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The Ideal Leader (Psalm 2:1-12)

Dr Daryl Miller, October 12, 2016
Part of the Out of Human Experiences series, preached at a Midweek Meeting service

WEDNESDAY EVENING, OCTOBER 12
Title: The Ideal Ruler
Text: “Be wise now therefore, O ye kings: be instructed, ye judges of the earth” (Ps. 2:10).
Scripture Reading: Psalm 2
Introduction
Psalm 2 was written at the coronation of a new king of Israel, probably David. Already Israel was looking for the ideal king for the future, the Messiah of God’s kingdom.
I. Humankind’s rebellion (Ps. 2:1?–?3).
The psalm portrayed people plotting a revolt against the king of Israel. “The heathen rage” in wild commotion. “The people imagine a vain thing” in conspiracy against God’s ruler (vv. 1?–?2). The rebellion of the people against the new king was regarded as a revolt against the Lord because the king was ideally set apart as God’s anointed ruler (v. 2). The rebels sought to break the bands of divine restraint (v. 30).
II. God’s indignation (Ps. 2:4?–?6).
God responds to people who revolt against his rulers. The psalmist pictured God laughing at the revolutionaries (v. 4) and speaking with displeasure against them. One of the worst realities of life is to have God against you (vv. 5?–?6).
III. God’s decree (Ps. 2:7?–?9).
In the day of coronation the king was acknowledged as God’s son (v. 7). God acknowledged Jesus Christ as the ideal ruler: “Thou art my beloved son” (cf. Mark 1:11).
The vision of world dominion of the ruler in verse 8 goes beyond David’s reign. Evidently the psalmist looked toward the Messiah as the ideal ruler.

The Messiah will rule by conquest. Ultimately, all of the world will be under the domination of God’s Messiah. This does not mean that all ultimately will be saved. Instead, it means that God’s Messiah will rule universally (v. 9).
IV. Humankind’s admonishment (Ps. 2:10?–?12).
Both rulers and subjects were enjoined to submit to the Lord. Notice the admonishments: “Be wise .?.?. be instructed .?.?. serve the Lord .?.?. rejoice with trembling .?.?. kiss the Son” (vv. 10?–?12). People who submit to the Lord find a security and happiness in life (v. 12).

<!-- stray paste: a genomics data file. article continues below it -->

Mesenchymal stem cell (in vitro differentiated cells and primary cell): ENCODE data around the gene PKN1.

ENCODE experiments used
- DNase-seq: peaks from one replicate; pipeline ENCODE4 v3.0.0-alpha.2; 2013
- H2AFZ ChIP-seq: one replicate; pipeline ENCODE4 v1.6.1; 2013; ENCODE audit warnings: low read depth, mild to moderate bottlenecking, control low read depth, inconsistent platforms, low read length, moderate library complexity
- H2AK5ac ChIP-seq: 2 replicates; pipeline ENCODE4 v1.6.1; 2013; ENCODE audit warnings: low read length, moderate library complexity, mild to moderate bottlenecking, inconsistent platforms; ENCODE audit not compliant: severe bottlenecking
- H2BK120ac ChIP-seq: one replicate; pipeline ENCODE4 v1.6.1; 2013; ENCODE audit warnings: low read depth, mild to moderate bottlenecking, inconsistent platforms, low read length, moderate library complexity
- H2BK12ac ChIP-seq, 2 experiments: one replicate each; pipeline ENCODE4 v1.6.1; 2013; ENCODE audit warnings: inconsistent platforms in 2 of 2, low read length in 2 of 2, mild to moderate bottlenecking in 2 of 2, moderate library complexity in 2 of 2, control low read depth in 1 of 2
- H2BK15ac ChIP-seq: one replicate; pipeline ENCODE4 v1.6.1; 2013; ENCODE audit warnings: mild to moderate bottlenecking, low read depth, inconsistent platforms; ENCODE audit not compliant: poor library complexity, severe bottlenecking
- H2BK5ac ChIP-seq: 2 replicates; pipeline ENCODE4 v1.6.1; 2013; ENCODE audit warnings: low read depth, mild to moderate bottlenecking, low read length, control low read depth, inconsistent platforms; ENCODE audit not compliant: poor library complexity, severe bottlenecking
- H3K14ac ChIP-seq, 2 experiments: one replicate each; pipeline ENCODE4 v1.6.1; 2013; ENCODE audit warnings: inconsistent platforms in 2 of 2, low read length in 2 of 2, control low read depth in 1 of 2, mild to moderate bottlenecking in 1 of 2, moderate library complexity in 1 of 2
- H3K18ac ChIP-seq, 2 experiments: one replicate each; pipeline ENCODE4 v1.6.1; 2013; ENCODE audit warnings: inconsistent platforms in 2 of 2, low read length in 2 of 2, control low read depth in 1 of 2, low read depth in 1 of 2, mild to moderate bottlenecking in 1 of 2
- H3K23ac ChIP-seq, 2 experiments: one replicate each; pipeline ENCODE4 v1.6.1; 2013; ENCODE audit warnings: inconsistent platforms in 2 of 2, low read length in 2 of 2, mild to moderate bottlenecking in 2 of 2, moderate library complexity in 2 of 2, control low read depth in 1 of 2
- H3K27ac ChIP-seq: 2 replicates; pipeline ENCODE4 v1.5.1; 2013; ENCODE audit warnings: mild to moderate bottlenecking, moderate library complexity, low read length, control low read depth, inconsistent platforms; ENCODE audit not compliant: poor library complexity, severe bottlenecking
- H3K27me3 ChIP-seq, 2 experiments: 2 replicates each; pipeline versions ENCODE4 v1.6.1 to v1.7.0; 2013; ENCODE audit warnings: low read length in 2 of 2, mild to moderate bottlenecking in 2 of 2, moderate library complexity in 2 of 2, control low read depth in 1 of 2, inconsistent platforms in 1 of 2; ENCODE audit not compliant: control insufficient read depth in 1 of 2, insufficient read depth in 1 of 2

Conclusion
Just as the message of Psalm 2 was vital to Israel in the time of the kings, so it is vital to America today. If we want our country to prosper under God, we need to submit to the lordship of Jesus Christ.

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Psalm 2:1-12

1Why do the heathen rage, and the people imagine a vain thing? 2The kings of the earth set themselves, and the rulers take counsel together, against the LORD, and against his anointed, saying, 3Let us break their bands asunder, and cast away their cords from us. 4He that sitteth in the heavens shall laugh: the Lord shall have them in derision. 5Then shall he speak unto them in his wrath, and vex them in his sore displeasure. 6Yet have I set my king upon my holy hill of Zion. 7I will declare the decree: the LORD hath said unto me, Thou art my Son; this day have I begotten thee. 8Ask of me, and I shall give thee the heathen for thine inheritance, and the uttermost parts of the earth for thy possession. 9Thou shalt break them with a rod of iron; thou shalt dash them in pieces like a potter's vessel. 10Be wise now therefore, O ye kings: be instructed, ye judges of the earth. 11Serve the LORD with fear, and rejoice with trembling. 12Kiss the Son, lest he be angry, and ye perish from the way, when his wrath is kindled but a little. Blessed are all they that put their trust in him. (KJV)

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